Our goal was to investigate the evolution of prevalence, severity, and type of sleep apnea among patients who had an ischemic stroke, with or without treatment with thrombolysis after 6 months.
We prospectively studied 204 patients who had an ischemic stroke (110 in the thrombolysis and 94 in the non-thrombolysis group). After follow-up, 177 patients were eligible for a final analysis (98 in the thrombolysis group and 79 in the non-thrombolysis group). An unattended sleep study with a three-channel portable device was performed both on admission and after the 6-month follow-up.
The patients receiving thrombolysis were younger than those in the non-thrombolysis group (mean 65.5 versus 69.6 years P = .039). Sleep apnea, defined as a respiratory event index (REI) ≥ 5 events/h, was diagnosed in 92.7% patients, 93.9% versus 91.1% (P = .488) in the thrombolysis and non-thrombolysis groups, respectively. The prevalence remained unchanged during follow-up. Mild sleep apnea progressed to moderate or severe sleep apnea in 69.2% of the patients. Globally, mean central apneas per hour increased by 2.2% (P = .002), whereas obstructive apneas declined by 1.7% (P = .014). The mean change of oxygen desaturation index was −6.1% (P < .001) in the thrombolysis group, −1.8% (P = .327) in the non-thrombolysis group, and 4.2% (P = .001) in the whole group. In the non-thrombolysis group, the risk for new sleep apnea incidence increased by 6.1-fold (P = .024) at follow-up when compared to the thrombolysis group.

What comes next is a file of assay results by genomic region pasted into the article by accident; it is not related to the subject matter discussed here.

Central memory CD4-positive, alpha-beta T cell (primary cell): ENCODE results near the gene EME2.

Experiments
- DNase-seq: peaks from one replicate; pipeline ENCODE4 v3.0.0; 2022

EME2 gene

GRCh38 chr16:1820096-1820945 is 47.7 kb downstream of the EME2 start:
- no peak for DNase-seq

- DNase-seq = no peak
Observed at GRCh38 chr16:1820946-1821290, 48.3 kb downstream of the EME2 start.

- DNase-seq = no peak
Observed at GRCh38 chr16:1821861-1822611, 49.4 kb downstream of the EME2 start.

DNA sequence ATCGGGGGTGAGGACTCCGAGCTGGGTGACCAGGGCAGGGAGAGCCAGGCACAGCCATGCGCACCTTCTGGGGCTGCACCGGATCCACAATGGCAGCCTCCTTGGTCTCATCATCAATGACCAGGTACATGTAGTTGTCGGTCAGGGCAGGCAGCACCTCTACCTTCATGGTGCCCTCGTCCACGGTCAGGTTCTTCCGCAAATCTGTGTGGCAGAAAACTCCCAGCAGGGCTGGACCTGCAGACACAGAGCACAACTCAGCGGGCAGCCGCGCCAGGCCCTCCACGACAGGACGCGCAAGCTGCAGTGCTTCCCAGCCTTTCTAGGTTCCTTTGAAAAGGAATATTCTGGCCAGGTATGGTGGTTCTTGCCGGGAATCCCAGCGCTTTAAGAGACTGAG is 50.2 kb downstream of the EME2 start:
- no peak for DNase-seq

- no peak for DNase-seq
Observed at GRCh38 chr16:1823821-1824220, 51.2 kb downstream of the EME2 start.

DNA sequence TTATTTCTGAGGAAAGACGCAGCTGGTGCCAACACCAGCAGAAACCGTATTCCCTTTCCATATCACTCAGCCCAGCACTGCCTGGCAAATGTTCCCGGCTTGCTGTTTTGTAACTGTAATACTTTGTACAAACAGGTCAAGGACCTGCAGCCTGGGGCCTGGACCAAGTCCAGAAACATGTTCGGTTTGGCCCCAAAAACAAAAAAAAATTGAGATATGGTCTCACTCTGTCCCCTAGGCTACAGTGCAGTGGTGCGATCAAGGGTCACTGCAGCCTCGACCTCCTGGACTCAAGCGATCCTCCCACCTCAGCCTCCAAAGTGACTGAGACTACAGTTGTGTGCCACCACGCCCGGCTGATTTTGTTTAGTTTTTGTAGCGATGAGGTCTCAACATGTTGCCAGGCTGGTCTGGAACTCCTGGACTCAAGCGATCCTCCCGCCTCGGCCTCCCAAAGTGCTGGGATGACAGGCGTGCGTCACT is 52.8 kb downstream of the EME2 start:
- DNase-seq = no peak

Sleep apnea prevalence remained high in patients who had an ischemic stroke at 6 months post-stroke. The risk for developing sleep apnea after stroke was significantly lower among patients undergoing thrombolysis.
Huhtakangas JK, Saaresranta T, Bloigu R, Huhtakangas J. The evolution of sleep apnea six months after acute ischemic stroke and thrombolysis. J Clin Sleep Med. 2018;14(12):2005–2011.